Image: 7/8  NOTE: The below Blu-ray captures were ripped directly from the Blu-ray disc.

The first number indicates a relative level of excellence compared to other Blu-ray video discs on a ten-point scale.  The second number places this image along the full range of DVD and Blu-ray discs.

 

However we might feel about the cut of the film, I can't say that I found a great deal to complain about in respect to the transfer. The main difficulty I had was with its seemingly arbitrary vacillation between flat and dimensional contrast. Each taken by itself was OK – the flatter material looking fairly painterly, but the alternation was disconcerting. I found no disturbances in the force (artifacts, enhancements, noise) that made me anxious for longer than a few seconds at time. Sharpness, resolution and color are all satisfactory.

 

CLICK EACH BLU-RAY CAPTURE TO SEE ALL IMAGES IN FULL 1920X1080 RESOLUTION

 

 

 

 

 

 

 

 

 

 

 

 

 

 

Audio & Music : 6/6

As mentioned, Miramax opted to give its own English dub the front and center seat with a lossless audio mix – not that this gets it very far. The mix is good at whacking, but short on subtlety. The Chinese Dolby Digital 5.1 is to be preferred on religious grounds, but isn't quite as transparent as the DTS-HD. Neither one is all that concerned with precise directional cues for the surrounds. Those that are so kind of stick out of the context.

Operations : 7
The menu functions are clearly laid out with descriptions and timings of each feature. I don't much care for the disproportionately large and, on my OPPO, non-removable time line during fast forward and back.

 

 


Extras : 3
Quentin Tarantino talks about the difference in temperament between American and Chinese audiences and makes some insightful points about movie-watching expectations in general. He also touches on the differences in various kung fu fighting styles as choreographed in the movies. Ironically, it was Tarantino's backing that made this movie in the Miramax cut that helped Iron Monkey to become the success it was in the U.S. Donnie Yen talks about how he got into both martial arts and the movies (he was born in Canton, and lived in the U.S. for 7 years as a teenager), as well as his contribution to the fighting style in Iron Monkey. Both Tarantino and Donnie Yen give plenty of nod to the film's director, Yuen Woo Ping, who has since become a household word in the staging of martial effects special effects, as seen in Once Upon a Time in China, Crouching Tiger, Hidden Dragon, The Matrix, and Kill Bill. Compared to the extra features on the R2 Hong Kong Legends Platinum Edition DVD, these are slim pickins indeed.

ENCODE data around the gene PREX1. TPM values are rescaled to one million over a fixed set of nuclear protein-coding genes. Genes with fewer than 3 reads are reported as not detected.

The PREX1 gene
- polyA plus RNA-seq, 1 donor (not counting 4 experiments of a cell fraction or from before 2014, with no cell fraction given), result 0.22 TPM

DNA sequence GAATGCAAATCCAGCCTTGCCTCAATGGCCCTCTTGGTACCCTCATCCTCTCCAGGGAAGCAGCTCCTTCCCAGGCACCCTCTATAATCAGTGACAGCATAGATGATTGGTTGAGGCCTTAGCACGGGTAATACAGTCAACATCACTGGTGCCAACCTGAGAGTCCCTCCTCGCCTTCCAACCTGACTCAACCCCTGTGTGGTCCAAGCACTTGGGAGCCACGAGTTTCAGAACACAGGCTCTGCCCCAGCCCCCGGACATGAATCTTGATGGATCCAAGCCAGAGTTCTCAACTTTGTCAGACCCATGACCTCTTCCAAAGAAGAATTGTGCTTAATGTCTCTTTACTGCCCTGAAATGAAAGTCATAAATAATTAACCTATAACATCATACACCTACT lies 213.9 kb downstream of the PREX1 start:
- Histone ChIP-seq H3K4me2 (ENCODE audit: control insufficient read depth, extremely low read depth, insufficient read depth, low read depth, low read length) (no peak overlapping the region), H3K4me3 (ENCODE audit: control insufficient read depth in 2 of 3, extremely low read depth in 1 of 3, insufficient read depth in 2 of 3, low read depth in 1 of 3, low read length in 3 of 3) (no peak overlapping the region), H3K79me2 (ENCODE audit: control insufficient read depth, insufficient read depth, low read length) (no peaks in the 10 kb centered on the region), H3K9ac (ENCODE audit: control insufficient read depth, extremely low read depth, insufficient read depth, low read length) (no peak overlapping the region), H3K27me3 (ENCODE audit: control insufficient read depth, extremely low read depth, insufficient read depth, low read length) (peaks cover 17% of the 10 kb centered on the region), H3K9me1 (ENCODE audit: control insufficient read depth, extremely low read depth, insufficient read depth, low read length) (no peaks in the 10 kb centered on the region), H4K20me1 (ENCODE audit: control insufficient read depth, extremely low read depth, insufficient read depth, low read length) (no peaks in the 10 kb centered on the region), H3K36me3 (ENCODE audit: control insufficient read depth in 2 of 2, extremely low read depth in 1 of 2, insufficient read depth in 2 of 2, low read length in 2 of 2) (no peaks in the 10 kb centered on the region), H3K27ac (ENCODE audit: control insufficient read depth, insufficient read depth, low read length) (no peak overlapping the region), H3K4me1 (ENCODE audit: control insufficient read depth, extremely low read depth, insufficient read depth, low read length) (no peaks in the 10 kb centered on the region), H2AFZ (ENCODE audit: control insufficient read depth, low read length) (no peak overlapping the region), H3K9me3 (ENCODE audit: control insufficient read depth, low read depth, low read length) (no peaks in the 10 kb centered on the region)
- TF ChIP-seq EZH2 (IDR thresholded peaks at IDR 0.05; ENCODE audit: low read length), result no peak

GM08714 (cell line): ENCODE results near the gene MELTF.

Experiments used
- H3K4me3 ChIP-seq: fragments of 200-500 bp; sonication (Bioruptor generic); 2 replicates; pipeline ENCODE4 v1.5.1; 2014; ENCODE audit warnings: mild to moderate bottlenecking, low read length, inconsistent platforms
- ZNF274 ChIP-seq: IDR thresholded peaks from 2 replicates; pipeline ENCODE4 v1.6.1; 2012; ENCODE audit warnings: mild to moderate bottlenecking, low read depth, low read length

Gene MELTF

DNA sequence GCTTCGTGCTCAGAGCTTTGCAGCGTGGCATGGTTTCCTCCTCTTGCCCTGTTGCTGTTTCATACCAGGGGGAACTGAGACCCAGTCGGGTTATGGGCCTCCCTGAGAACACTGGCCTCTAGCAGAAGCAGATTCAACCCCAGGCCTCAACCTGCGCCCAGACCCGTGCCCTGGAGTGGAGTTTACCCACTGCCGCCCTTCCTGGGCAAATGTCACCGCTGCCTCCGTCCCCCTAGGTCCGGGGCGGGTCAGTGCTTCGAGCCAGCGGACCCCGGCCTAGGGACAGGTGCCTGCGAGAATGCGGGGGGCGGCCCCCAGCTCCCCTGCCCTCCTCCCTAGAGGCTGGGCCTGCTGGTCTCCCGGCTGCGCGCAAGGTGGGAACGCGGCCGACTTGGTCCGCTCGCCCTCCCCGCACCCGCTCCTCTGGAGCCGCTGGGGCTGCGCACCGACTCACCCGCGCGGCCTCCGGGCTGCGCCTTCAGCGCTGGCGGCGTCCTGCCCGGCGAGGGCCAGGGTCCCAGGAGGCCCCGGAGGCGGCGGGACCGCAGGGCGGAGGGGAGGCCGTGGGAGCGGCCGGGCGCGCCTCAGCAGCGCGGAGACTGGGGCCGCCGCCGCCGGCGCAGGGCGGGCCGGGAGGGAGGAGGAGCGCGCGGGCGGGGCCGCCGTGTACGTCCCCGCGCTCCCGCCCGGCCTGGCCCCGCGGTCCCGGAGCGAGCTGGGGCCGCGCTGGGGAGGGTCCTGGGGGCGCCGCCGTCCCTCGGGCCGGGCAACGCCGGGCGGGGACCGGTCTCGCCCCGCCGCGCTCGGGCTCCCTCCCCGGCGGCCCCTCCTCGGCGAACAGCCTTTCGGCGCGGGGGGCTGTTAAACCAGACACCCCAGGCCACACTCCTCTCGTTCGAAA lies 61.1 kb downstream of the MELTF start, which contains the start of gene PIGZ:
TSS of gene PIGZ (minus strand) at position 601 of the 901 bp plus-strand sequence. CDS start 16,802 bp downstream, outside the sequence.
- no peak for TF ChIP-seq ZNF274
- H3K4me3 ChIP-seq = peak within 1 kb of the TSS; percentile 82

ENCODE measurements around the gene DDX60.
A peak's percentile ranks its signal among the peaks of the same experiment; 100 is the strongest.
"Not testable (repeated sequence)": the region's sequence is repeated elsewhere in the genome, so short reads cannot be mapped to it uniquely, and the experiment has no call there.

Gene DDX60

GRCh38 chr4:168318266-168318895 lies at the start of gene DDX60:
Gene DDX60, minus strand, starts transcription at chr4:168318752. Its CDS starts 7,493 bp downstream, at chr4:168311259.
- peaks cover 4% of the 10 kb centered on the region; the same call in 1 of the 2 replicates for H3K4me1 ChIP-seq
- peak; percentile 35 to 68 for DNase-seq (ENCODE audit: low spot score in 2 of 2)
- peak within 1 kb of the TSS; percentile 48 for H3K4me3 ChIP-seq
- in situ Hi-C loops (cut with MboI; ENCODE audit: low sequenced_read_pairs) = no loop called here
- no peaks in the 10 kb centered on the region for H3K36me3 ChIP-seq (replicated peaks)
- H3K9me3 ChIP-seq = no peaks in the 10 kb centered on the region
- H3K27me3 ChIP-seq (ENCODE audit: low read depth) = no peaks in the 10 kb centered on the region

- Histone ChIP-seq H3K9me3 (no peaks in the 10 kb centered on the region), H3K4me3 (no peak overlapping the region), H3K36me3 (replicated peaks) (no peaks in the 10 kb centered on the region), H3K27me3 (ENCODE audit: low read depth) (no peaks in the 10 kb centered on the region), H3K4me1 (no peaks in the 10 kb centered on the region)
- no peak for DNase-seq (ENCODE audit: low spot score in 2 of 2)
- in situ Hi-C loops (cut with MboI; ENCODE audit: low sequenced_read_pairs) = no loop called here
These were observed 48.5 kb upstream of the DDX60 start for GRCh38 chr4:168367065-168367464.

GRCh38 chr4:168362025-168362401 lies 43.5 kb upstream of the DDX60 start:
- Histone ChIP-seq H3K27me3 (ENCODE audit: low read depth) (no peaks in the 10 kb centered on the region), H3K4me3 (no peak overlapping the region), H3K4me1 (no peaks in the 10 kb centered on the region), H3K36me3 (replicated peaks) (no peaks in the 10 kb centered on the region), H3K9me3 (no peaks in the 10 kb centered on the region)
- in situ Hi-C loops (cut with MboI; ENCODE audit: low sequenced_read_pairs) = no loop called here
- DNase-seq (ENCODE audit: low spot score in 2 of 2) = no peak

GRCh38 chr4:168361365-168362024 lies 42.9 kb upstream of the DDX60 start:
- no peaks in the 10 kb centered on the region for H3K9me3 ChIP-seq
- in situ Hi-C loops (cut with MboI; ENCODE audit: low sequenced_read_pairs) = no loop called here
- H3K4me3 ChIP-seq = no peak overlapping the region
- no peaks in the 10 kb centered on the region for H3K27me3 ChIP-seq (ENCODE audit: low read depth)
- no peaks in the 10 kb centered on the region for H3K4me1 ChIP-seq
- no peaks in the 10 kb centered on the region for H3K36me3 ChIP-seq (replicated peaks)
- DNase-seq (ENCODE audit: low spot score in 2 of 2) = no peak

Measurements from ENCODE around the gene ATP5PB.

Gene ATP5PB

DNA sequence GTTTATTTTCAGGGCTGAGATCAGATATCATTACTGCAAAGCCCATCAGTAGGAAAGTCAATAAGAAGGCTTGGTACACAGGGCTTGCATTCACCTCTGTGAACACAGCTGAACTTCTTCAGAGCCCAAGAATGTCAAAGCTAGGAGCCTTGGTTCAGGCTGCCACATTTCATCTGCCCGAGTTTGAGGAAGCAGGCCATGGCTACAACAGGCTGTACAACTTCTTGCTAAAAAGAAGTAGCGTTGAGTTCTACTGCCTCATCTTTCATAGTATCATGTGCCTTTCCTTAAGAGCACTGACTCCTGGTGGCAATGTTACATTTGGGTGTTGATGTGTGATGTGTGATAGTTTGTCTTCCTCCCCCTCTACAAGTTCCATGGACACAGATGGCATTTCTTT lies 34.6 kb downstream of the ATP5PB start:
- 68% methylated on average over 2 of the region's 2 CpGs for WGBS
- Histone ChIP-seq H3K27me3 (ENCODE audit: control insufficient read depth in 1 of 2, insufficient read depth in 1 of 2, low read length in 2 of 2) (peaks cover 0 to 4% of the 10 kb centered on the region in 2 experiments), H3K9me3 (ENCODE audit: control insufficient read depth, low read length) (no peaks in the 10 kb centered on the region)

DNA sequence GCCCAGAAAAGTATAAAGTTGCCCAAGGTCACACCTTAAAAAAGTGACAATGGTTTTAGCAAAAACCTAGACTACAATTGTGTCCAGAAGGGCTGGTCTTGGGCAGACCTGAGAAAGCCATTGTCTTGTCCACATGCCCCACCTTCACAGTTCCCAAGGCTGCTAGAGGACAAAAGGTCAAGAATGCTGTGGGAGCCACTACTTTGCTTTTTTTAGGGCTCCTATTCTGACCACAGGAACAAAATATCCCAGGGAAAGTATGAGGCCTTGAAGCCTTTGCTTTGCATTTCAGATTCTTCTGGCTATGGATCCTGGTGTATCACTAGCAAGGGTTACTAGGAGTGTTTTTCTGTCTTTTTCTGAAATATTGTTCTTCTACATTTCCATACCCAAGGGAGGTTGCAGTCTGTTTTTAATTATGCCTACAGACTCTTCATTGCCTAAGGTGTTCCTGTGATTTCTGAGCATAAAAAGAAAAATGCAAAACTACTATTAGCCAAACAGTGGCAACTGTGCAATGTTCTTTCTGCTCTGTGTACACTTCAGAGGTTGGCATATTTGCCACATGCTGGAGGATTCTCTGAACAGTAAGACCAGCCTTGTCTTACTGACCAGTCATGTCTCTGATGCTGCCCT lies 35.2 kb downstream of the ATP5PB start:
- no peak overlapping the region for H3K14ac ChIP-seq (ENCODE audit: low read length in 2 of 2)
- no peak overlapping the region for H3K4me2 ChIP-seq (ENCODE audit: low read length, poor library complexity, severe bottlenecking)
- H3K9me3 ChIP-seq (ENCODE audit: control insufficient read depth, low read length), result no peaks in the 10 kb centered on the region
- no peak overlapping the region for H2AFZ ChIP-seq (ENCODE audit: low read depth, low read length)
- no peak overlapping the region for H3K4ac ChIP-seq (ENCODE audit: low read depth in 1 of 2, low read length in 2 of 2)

Recommendation : 5

I had hopes that these Weinstein/Dimension/Miramax/Disney imports would allow for original or international versions of the film on Blu-ray. Alas, not. They have chosen only their own cuts – for whatever reason. If you have the R2 Hong Kong Legends 2-disc Platinum Edition DVD of Iron Monkey, you really don't want to give it away. It has hours of relevant special features, including an audio commentary with Donnie Yen and HK Cinema expert, Bey Logan. And it makes use of the more coherent international cut of the film. It even has both the original Cantonese dialogue and English subtitles. That transfer, freshly re-mastered at the time, is plenty good enough in terms of both image and audio to suffice until a proper Blu-ray comes along.

Leonard Norwitz
September 14th, 2009

 


 

About the Reviewer: I first noticed that some movies were actually "films" back around 1960 when I saw Seven Samurai (in the then popular truncated version), La Strada and The Third Man for the first time. American classics were a later and happy discovery.

My earliest teacher in Aesthetics was Alexander Sesonske, who encouraged the comparison of unlike objects. He opened my mind to the study of art in a broader sense, rather than of technique or the gratification of instantaneous events. My take on video, or audio for that matter – about which I feel more competent – is not particularly technical. Rather it is aesthetic, perceptual, psychological and strongly influenced by temporal considerations in much the same way as music. I hope you will find my musings entertaining and informative, fun, interactive and very much a work in progress.